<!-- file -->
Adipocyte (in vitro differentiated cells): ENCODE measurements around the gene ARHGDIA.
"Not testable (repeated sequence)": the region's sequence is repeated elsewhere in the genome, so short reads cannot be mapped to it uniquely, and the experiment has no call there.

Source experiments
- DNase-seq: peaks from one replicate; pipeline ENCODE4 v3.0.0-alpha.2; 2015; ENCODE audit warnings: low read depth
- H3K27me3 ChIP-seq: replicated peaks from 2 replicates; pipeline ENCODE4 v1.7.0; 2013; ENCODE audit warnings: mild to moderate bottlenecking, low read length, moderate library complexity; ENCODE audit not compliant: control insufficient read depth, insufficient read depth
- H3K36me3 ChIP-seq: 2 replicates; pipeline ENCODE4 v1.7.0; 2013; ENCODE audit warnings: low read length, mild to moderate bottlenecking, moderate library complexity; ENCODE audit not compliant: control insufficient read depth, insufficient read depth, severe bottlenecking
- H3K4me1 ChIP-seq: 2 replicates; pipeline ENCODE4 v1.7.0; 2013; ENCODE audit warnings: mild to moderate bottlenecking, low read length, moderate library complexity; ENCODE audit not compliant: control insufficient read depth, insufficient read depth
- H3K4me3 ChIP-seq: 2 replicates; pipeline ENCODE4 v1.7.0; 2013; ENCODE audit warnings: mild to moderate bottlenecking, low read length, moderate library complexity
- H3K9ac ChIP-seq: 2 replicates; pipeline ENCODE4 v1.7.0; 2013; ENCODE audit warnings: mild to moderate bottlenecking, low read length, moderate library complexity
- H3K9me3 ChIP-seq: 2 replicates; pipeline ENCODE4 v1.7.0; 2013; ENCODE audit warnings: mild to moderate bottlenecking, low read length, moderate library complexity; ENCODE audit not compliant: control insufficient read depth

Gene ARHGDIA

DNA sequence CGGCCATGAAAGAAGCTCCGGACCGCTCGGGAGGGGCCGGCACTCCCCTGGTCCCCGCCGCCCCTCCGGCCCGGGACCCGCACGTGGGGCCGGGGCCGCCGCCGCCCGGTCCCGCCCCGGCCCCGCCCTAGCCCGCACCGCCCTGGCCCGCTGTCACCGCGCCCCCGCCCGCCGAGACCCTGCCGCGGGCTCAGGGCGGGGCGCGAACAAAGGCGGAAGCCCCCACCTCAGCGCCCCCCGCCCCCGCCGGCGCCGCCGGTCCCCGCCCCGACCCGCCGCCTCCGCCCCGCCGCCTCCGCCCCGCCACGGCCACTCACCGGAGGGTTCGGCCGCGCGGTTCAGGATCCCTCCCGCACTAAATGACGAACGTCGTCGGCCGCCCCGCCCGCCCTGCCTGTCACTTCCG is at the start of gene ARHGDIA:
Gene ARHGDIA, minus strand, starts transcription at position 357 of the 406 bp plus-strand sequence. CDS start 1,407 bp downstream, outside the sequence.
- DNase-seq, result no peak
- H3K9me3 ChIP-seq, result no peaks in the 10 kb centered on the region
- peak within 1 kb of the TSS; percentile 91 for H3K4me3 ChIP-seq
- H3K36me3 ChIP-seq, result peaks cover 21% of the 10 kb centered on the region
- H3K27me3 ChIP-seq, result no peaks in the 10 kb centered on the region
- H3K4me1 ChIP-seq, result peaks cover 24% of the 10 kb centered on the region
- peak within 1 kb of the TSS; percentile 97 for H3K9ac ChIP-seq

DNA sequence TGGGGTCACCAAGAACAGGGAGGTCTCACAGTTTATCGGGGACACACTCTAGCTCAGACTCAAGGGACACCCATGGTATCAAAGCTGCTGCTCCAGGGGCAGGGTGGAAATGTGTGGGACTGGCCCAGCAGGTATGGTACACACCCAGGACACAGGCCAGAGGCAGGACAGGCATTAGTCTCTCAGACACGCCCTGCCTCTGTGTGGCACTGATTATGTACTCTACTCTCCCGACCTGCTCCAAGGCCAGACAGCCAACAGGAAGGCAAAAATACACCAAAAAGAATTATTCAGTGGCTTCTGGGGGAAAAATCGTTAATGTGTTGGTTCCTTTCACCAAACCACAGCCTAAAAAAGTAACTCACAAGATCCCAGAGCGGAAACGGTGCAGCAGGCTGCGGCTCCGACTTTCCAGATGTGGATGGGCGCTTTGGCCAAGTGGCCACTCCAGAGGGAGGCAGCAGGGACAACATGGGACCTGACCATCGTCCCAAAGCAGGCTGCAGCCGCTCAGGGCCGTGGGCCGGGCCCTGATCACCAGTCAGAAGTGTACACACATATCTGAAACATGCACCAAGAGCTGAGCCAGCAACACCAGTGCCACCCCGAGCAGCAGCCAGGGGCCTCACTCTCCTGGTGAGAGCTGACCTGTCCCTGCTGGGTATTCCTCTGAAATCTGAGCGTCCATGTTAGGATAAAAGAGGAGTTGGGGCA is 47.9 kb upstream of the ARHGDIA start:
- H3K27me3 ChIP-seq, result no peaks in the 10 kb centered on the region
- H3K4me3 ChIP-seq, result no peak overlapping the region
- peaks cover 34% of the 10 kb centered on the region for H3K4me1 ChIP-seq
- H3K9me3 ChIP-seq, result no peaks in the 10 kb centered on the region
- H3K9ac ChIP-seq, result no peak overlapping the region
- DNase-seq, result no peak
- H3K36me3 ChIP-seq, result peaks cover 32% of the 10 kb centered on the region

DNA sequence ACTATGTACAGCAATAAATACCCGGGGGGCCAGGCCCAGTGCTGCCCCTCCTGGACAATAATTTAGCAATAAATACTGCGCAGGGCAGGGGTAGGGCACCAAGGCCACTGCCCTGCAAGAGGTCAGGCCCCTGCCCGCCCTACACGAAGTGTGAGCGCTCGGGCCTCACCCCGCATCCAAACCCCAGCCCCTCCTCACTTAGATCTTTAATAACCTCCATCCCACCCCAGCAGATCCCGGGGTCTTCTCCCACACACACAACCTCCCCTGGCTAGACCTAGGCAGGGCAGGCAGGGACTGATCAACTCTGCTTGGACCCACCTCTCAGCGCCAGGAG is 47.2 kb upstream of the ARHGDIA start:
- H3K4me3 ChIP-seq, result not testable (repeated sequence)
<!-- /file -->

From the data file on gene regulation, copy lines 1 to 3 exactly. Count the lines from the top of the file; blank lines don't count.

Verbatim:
Adipocyte (in vitro differentiated cells): ENCODE measurements around the gene ARHGDIA.
"Not testable (repeated sequence)": the region's sequence is repeated elsewhere in the genome, so short reads cannot be mapped to it uniquely, and the experiment has no call there.

Source experiments